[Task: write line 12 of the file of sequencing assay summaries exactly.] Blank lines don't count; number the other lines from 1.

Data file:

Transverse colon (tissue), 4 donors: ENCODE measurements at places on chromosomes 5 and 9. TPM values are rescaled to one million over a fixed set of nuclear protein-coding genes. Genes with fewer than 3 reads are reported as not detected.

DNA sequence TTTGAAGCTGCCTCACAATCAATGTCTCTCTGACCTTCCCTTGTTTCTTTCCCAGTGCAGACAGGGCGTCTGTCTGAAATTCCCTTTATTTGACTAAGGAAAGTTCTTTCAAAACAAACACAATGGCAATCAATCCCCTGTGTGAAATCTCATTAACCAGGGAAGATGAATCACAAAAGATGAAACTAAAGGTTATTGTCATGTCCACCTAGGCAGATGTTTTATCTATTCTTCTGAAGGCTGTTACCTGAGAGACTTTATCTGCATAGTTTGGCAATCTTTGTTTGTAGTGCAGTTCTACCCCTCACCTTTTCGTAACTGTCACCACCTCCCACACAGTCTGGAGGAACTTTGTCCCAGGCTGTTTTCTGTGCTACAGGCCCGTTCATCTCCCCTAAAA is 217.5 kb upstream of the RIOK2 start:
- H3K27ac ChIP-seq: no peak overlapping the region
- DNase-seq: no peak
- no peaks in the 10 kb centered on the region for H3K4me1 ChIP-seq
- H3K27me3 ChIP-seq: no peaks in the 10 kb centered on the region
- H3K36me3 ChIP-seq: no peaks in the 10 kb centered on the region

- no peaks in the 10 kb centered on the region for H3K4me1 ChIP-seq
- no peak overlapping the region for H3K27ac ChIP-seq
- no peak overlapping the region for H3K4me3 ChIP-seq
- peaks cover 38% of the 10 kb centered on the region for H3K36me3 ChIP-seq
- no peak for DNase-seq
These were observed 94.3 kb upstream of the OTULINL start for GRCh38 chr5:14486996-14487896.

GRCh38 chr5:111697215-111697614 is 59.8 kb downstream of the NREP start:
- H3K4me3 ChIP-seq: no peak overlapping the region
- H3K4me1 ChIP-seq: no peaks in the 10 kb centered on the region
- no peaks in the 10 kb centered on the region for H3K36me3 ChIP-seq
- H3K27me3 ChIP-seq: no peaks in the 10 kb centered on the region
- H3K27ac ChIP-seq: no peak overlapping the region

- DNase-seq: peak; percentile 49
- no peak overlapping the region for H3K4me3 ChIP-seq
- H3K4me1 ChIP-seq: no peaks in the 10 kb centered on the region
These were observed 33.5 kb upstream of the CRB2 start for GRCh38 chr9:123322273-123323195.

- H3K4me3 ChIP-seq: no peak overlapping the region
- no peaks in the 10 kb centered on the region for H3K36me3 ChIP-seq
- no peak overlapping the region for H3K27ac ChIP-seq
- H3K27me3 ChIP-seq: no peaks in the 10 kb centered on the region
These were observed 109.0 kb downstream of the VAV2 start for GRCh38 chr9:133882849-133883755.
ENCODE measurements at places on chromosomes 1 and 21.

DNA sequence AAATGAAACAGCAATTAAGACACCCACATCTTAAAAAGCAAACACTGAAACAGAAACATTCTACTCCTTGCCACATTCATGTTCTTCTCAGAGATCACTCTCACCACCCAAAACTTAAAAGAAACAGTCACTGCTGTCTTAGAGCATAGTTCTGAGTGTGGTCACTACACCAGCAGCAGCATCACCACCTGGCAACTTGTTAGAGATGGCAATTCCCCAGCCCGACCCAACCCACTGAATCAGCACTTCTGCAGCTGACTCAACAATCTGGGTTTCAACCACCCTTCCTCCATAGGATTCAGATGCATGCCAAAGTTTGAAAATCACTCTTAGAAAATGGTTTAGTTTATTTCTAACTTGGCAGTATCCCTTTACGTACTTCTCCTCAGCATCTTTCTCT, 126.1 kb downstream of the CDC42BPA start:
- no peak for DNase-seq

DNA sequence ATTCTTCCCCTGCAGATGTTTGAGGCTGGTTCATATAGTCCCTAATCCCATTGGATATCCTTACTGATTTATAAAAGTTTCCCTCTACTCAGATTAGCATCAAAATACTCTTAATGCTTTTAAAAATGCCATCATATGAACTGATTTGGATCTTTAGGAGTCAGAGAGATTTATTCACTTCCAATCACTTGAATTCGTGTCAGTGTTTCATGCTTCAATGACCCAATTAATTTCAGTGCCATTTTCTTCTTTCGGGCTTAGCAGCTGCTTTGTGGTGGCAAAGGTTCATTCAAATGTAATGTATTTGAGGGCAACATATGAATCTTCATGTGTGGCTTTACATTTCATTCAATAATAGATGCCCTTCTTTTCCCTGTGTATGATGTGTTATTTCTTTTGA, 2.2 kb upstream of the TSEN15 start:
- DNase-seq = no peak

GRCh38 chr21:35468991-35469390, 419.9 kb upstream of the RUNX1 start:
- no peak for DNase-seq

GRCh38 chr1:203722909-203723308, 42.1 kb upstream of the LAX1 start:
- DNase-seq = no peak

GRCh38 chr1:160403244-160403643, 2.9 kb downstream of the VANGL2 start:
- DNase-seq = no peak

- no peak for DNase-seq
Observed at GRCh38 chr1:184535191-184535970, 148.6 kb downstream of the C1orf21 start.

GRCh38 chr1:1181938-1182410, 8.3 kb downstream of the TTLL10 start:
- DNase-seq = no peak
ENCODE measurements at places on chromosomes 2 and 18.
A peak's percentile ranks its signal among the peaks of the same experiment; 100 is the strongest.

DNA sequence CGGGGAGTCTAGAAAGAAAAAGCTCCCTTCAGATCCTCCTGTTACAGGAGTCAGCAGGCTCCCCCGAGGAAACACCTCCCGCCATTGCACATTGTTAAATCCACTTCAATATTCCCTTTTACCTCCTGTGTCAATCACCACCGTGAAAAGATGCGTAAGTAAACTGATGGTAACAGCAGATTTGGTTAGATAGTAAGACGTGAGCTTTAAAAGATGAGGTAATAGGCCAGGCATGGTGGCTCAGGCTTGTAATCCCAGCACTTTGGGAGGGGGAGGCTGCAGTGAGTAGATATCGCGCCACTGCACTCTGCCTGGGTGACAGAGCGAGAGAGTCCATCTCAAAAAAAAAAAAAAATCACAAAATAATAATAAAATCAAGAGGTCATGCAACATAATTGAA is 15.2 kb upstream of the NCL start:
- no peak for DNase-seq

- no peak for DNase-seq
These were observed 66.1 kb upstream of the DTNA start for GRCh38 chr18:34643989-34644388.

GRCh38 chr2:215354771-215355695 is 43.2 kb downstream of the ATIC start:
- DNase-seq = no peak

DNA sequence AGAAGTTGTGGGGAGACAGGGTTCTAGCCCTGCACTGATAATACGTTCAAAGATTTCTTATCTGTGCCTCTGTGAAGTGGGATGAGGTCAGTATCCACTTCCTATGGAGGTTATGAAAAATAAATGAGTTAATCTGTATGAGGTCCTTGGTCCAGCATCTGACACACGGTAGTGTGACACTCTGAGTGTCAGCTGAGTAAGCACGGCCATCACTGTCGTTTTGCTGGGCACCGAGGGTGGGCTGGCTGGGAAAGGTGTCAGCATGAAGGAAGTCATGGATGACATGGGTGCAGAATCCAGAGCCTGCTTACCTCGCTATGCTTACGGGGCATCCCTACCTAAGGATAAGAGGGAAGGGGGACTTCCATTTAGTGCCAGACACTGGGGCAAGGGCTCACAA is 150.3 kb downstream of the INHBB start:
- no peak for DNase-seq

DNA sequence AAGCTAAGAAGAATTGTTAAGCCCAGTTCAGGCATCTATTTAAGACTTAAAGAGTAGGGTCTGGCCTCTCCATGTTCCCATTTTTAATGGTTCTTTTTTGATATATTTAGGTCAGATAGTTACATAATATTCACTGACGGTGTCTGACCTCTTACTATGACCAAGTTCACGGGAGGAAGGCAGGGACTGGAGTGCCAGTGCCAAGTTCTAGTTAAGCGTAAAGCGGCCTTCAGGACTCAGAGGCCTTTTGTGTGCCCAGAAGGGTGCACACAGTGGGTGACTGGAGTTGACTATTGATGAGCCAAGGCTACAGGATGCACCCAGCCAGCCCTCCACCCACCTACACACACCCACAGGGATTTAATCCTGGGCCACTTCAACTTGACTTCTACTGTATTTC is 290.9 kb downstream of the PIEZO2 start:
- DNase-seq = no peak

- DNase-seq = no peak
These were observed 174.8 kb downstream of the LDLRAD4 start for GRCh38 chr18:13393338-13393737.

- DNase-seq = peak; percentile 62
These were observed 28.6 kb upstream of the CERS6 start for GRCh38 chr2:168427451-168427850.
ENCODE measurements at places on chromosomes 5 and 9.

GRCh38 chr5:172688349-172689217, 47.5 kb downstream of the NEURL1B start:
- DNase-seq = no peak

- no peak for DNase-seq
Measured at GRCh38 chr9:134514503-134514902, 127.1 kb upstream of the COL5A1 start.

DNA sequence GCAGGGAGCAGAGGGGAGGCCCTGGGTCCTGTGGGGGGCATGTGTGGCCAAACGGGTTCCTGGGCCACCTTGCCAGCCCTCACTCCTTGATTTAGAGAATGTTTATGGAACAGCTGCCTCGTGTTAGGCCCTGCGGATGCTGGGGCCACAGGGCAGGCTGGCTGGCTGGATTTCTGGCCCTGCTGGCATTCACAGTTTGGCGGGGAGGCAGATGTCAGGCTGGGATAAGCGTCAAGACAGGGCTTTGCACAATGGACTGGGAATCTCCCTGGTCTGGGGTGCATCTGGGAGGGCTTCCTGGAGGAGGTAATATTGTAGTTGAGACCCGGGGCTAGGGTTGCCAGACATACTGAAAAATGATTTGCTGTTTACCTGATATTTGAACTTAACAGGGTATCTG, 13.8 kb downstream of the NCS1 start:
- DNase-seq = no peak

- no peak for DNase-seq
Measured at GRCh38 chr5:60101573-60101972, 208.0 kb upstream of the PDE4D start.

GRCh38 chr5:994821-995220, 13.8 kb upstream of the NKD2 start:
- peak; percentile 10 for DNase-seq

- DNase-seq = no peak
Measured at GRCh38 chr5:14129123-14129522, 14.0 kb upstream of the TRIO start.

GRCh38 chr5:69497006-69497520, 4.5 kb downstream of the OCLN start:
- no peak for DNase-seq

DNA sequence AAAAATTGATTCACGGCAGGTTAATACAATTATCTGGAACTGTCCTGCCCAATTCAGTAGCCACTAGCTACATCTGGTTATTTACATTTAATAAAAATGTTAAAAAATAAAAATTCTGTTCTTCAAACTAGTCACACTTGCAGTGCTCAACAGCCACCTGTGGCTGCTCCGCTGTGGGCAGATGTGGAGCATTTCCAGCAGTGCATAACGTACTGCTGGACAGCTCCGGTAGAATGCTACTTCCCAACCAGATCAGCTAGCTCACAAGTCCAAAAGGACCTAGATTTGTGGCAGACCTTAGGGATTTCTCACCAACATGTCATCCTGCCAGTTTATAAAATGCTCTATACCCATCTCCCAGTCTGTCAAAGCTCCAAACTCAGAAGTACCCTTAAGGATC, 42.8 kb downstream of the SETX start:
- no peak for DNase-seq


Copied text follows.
- no peak for DNase-seq